Why do today what can be put off until tomorrow?!

Procrastinators of the world unite!

I swear if procrastination was a sport, I would have a Team GB sweatshirt.

I am a master procrastinator.

Why do today what can be put off until tomorrow?

At uni, I was the up-all-night-before-the-deadline essay writer.  

At work, I was the day before presentation submitter.

If you are a procrastinator, welcome – we share a spirit animal.

Part of it is I think I need the focus.  Virtually every school report from the age of 5 included somewhere “Louise is very easily distracted”.    And it’s true, I really am. 

I burn my dinner far more often than is socially acceptable at my age.   I watch 2 or 3 TV programmes at once, switching channels at each break.  (Easily bored sits quite closely with easily distracted!)  I forget what I am getting ready for and start reading articles on topics of zero relevance to my life.

Having a deadline focuses my mind on the task in hand and somehow keeps the distractions under control.

Unfortunately, not all jobs do have a deadline.  Some jobs are just things you should or could do – but usually don’t frown

And therein lies the problem I think.


Such a soft innocent-sounding word.   

But really, on the inside, it’s just judgy and mean.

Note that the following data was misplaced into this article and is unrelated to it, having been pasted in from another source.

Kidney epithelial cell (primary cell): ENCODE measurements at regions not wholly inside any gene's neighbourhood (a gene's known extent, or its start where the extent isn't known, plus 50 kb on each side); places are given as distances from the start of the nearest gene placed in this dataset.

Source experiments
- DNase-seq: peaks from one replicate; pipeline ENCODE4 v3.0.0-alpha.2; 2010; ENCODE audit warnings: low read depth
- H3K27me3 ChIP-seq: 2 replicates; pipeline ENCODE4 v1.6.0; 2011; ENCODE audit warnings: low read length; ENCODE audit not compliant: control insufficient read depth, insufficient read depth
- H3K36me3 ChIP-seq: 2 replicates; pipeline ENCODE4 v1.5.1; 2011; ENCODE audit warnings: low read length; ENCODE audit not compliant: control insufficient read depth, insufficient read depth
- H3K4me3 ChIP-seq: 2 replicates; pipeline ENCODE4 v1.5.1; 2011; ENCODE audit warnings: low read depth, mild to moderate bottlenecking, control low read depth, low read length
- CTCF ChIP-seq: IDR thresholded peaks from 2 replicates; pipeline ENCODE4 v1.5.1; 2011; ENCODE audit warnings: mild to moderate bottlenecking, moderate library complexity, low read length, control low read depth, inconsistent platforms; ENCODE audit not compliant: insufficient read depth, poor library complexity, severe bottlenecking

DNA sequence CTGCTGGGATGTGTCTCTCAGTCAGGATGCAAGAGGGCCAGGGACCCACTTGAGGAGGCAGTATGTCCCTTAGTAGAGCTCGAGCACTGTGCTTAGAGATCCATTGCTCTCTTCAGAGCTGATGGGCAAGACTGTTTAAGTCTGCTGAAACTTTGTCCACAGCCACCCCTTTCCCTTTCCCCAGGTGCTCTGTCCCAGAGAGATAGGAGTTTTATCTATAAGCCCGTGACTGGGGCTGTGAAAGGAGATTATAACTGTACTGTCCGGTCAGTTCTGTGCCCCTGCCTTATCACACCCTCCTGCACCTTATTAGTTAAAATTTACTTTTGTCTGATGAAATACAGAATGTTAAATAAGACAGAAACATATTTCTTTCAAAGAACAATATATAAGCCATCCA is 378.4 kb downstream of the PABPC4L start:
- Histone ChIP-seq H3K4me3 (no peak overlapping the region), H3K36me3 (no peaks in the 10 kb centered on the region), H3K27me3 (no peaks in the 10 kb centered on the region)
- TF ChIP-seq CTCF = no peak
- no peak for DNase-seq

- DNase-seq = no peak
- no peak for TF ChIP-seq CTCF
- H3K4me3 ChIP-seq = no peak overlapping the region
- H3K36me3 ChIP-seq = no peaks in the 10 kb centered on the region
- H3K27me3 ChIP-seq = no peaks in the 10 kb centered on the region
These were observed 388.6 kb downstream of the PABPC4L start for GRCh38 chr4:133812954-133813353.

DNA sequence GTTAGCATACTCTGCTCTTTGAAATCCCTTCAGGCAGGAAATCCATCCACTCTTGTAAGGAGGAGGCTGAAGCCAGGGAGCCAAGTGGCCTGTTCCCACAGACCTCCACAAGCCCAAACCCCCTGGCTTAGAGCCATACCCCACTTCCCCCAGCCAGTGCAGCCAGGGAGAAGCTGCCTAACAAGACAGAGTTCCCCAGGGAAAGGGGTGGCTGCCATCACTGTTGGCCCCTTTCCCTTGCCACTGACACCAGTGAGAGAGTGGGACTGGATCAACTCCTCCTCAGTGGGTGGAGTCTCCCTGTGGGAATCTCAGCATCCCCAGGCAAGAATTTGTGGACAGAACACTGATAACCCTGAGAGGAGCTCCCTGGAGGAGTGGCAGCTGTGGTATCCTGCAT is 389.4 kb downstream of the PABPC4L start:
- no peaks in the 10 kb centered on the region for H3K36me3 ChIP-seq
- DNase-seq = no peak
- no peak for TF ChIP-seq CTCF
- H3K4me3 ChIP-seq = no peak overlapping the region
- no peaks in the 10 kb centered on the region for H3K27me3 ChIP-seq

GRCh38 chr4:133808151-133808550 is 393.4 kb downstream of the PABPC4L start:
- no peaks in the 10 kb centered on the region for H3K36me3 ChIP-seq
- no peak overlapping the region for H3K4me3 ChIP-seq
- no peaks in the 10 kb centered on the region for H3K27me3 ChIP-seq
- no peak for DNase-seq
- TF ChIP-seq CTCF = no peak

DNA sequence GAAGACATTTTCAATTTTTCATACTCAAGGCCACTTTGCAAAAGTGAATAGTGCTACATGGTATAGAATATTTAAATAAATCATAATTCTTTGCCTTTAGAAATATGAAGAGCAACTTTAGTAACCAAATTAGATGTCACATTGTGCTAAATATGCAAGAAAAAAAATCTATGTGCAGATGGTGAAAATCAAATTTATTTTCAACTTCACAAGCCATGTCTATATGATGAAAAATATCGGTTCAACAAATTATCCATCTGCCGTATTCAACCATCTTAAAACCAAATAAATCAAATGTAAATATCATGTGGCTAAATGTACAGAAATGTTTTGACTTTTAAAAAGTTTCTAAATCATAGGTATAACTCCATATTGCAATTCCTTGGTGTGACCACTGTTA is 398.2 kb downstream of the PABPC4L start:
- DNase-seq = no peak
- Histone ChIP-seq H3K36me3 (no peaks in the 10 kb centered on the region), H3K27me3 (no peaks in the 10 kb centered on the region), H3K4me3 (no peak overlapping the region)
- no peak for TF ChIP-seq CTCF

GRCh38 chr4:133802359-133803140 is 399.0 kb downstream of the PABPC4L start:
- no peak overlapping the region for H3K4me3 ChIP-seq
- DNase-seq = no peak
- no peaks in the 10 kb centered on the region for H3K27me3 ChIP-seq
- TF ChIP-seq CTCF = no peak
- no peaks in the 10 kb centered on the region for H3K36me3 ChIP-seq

Should is a procrastinators kryptonite.  Should is all the ideas we think would make us more successful, happier, better and yet we aren’t doing.

  • I should clean my car today.
  • I should sort out my bike so I go cycling later.
  • I should write my latest blog.
  • I should launch that new product I have been thinking about for ages.

So if we think all these things are going to be good for us, why don’t we do them?

My theory is that if we really paid attention, there are generally only 3 reasons we don’t do something:

  • We don’t really know how to do it
  • We don’t think it will be enjoyable to do
  • We don’t really believe doing it will be worth the effort it may take 

Sometimes, all 3 are connected – if we don’t know how to do something, it’s probably going to be difficult.  Difficult isn’t much fun and it will take longer than it would otherwise and is it really worth all that effort?

But on the flip side, if something is a lot of fun and completely pointless, well we’ll probably do it anyway!   In fact, it doesn’t always have to be fun, just being easier is usually enough.  

  • Doing the housework instead of updating your website?
  • Watching terrible TV instead of setting up a Facebook ad?

Tick and Tick.